Friday, July 30, 2010

Summer Holiday

That's where we've been.

We've spent a week in the Pyrenees region, enjoying the lush green scenery - corn, sunflowers and spun-gold hay.

Quite different to the landscape here in Provence which is more vines, lavender and pine trees interspersed with sun-bleached rocky outcrops. 

Our week away tied in with the mister's big race - he participated in the Etape du Tour (an amateur event where participants ride one of the Tour de France stages before the professionals come through). The course was some 180km in distance and finished at the peak of Col du Tourmalet's 6,900 bottom-cramping ft. 

He knew it would be hard, but he was riding for Australia!

Some 10,000 riders started, but only 6,800 finished. And the mister was one of them (he was in the first half of all those who finished; I'm so proud of him!) 

It took him 9 hours. He's already thinking about doing it again next year *mumble negotiations mumble*

We took a car ride up to Col du Tourmalet two days later, but unfortunately couldn't get to the top as it was shut off in preparation for the Tour de France. But I did get to see the area, which was breathtaking. Perhaps unfortunate as those riders need all the breath they can get. 

A valley full of caravans and mobile homes waiting for the Tour

We also came across a kilometre or so of messages on the road as part of Lance Armstrong's LIVESTRONG campaign. A chalk robot prints messages of inspiration and remembrance on the road along the Tour de France route.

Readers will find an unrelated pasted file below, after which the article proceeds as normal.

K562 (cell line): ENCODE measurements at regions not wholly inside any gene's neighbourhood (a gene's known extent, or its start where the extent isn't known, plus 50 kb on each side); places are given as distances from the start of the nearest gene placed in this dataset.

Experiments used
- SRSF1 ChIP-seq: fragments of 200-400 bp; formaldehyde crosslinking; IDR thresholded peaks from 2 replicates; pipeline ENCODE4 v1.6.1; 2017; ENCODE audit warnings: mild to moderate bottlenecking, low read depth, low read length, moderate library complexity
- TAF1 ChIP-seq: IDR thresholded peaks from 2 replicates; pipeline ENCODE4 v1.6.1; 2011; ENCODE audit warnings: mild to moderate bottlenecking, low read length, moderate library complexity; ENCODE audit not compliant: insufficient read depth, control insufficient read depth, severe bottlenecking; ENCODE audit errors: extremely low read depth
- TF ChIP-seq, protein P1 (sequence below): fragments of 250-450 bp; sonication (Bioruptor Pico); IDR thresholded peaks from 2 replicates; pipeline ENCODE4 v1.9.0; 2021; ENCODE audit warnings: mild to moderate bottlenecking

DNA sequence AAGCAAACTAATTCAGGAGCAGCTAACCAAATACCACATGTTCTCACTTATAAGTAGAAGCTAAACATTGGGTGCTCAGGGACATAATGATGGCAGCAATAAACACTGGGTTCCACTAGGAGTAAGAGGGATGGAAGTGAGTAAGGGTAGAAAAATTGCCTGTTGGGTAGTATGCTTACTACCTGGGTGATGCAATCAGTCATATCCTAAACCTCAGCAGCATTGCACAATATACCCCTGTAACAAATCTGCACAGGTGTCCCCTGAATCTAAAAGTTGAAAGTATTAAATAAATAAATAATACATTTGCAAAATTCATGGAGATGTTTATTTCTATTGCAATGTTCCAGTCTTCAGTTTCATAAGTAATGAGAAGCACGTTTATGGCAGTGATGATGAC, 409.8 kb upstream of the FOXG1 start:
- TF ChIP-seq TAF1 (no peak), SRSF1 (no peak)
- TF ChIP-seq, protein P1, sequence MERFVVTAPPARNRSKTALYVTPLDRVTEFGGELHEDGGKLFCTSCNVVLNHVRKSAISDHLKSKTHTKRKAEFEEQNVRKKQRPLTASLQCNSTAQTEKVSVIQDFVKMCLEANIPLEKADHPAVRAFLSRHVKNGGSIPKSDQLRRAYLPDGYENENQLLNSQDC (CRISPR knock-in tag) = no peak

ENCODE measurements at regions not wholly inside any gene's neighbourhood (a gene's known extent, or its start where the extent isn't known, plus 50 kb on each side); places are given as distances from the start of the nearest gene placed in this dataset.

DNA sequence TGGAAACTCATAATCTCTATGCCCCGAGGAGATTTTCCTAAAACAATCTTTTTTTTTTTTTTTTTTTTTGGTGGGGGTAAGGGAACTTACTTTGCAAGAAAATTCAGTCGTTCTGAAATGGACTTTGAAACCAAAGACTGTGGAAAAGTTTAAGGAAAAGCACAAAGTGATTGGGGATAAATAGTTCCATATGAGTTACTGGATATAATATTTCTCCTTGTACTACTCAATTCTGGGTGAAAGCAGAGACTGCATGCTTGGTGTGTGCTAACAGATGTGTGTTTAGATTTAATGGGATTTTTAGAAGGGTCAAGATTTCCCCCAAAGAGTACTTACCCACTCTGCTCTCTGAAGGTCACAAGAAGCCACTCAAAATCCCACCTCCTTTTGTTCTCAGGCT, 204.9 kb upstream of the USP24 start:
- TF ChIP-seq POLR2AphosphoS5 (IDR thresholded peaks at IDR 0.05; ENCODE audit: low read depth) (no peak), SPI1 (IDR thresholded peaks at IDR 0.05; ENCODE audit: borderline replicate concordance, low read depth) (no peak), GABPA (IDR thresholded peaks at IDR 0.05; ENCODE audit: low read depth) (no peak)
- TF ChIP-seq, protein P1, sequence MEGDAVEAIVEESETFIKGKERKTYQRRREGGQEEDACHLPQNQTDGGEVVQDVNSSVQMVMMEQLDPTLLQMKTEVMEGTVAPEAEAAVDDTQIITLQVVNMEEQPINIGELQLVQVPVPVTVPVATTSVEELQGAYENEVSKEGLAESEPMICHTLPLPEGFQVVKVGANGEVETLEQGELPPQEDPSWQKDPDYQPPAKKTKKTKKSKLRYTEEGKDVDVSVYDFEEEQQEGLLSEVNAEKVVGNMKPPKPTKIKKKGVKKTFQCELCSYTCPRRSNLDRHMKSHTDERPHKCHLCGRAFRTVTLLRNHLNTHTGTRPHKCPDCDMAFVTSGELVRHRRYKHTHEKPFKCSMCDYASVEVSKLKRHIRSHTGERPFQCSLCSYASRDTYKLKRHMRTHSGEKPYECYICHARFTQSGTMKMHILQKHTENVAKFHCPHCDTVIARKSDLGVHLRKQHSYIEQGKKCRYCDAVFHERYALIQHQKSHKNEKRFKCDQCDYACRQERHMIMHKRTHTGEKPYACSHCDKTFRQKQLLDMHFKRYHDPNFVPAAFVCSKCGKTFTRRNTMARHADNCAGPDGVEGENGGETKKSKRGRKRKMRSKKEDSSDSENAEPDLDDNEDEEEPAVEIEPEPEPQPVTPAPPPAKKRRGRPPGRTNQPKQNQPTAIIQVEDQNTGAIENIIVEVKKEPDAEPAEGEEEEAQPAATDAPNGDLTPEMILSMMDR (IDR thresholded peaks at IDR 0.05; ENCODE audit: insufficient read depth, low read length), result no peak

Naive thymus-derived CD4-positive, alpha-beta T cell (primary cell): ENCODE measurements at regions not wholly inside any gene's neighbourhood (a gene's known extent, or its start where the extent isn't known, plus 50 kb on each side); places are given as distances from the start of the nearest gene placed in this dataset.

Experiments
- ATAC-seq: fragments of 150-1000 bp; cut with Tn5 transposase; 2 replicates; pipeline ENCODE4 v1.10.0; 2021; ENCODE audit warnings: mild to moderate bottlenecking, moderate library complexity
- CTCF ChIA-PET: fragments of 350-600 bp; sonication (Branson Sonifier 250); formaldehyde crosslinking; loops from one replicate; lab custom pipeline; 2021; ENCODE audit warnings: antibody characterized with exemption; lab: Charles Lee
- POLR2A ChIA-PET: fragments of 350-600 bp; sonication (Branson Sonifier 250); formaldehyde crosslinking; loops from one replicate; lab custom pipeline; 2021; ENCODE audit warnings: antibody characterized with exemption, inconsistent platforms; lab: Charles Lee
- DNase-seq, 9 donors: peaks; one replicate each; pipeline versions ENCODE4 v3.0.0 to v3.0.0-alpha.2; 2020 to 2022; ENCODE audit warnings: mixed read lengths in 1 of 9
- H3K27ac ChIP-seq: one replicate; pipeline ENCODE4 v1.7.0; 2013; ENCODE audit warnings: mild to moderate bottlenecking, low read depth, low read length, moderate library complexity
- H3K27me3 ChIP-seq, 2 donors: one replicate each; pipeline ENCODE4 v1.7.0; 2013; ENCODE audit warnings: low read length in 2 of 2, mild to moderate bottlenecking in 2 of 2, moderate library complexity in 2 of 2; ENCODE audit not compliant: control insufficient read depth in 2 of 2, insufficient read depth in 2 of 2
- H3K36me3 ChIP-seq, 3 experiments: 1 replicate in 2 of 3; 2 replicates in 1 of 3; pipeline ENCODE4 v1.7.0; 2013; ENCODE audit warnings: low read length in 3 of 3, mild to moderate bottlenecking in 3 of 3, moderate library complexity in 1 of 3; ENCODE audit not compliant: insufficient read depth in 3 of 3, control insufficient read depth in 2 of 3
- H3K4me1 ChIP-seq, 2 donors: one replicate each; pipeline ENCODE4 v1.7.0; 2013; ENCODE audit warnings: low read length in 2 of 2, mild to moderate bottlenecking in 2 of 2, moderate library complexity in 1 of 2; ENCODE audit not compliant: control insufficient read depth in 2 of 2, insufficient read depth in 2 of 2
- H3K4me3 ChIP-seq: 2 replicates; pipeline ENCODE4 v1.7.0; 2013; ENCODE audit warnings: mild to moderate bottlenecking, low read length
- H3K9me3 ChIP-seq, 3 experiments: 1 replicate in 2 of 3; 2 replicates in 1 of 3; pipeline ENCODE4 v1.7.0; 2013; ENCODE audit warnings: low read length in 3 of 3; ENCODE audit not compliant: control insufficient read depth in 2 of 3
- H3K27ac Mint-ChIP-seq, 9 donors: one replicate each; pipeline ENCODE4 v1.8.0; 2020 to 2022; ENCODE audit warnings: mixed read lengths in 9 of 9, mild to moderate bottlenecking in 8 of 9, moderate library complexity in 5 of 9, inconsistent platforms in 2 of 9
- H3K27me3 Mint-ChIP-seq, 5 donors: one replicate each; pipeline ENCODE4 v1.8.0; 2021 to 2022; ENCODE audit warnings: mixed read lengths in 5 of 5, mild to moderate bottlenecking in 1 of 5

Some offered general encouragement.

Others were personal messages to lost loved ones. 

We thought it was a clever and very touching idea.

We went to see the Tour de France when they passed a town close to where we were staying. We sat on the side of the road for about 40 minutes and when the TV helicopters appeared we knew they were close. The four or five riders in the lead flashed by, followed by the main peloton 10 minutes later.

Here they come...

And there they go. 
(Complete fluke - but that's Contador, the eventual winner, there in his yellow jersey)

I'll get in trouble for saying this, but it's much more exciting watching it on the telly.

It was amazing the huge number of support vehicles following behind - must have been close to a hundred cars and motorbikes. 

More to tell about the holiday, but I must get back to sewing for now. The inbound baby I mentioned has made his appearance 4 weeks early. Mum and baby are fine and hopefully his blanket will be finished within the week!

Thursday, July 15, 2010

Happy Bastille Day!

A national holiday here in France, today went something like this:

  • omelettes (courtesy of the mister)
  • swim in the pool
  • Tour de France and sewing
  • lunch
  • swim in the pool
  • DVD
  • Tour de France and sewing
  • dinner
  • rush out and take photos of sewing in the dying light
In other words, a fantastic day.

The sewing started with this:

I meant to start on the baby quilt, but quickly realised I had no solid white on the shelves. I know, day one stuff.  So instead I thought I'd try one of these journal covers, a tutorial (from Roslyn at Bloom) on the Moda Bake Shop site.